Job Readiness Room attempts to unlock ‘hidden workforce’ to support job seekers, employers

Amid the tightest job market in at least a decade, Matthew Sanford and his team at the City of Carlsbad have created a program they feel will help with labor challenges. This Economic Development Manager (EDM) has partnered with other SR-78 Corridor cities and the San Diego North EDC to bring the Job Readiness Room to North County.

Job Readiness Room

The Job Readiness Room is free for any job seeker to access online from home. It is also available through the Carlsbad, Oceanside, Escondido, and soon the North County branches of the San Diego County Library systems.

The program provides 15-20 hours of basic soft skills training in three in-demand industries: manufacturing, office administration, and hospitality/food service. The first 10-15 hours gets job seekers acquainted with their industry of choice. An additional 5 hours focuses on communicating at work, showing up on time, working with coworkers, etc. Each track can be completed at the job seeker’s pace, and they are awarded a micro-credential validating their learning.

“Our hope with the Job Readiness Room is that we are both supporting the ‘hidden’ or vulnerable workforce – folks who for whatever reason may not have the same background as other workers – and helping our employers by unlocking a whole new segment of potential workers,” said Sanford.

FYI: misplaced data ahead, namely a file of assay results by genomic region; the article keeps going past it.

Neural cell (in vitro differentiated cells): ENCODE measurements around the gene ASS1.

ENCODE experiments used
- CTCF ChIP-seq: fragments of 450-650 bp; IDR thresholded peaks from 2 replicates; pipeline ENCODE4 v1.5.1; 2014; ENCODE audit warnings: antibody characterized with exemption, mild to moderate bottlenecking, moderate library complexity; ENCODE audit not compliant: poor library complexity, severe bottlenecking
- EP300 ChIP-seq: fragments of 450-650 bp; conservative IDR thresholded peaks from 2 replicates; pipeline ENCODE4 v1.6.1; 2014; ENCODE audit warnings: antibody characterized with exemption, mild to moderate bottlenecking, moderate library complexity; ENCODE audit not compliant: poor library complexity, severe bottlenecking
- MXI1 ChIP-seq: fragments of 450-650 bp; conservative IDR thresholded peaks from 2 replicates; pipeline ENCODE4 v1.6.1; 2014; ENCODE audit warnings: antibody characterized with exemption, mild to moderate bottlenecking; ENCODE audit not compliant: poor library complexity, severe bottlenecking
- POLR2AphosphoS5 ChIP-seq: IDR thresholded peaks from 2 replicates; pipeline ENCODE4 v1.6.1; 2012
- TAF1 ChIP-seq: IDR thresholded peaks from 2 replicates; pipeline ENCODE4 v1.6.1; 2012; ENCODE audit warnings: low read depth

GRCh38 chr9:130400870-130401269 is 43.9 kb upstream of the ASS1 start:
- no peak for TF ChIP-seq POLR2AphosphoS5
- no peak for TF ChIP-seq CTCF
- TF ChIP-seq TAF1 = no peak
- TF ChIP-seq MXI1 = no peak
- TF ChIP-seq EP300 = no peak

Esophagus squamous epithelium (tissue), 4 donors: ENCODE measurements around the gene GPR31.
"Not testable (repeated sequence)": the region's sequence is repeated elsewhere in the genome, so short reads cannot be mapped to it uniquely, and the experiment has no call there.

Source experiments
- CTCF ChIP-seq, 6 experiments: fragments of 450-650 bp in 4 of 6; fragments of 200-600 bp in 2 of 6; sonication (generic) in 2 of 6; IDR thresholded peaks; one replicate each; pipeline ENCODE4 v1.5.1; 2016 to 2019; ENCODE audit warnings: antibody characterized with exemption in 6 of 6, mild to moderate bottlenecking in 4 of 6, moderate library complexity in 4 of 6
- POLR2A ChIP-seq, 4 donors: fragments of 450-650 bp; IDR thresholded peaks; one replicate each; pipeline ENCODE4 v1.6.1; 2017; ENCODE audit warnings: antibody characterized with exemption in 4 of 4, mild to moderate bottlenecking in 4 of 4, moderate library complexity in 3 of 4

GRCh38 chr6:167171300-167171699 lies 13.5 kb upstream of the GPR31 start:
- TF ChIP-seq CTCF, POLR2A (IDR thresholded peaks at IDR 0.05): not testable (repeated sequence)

This “hidden workforce” includes people who may not be on LinkedIn or job posting websites, who may still try to find a job by going into a business to apply.

Benefits for Employers

Employers can benefit from signing up for the free program by gaining access to employees they haven’t been able to consider in the past. Participating companies are asked to guarantee an interview, not guarantee a job, to at least one person who completes the program within their city of business.

Still in its pilot phase, the Job Readiness Room has room to grow to include up to 32 different industries through support from Bendable Labs and Lightcast’s array of skills training.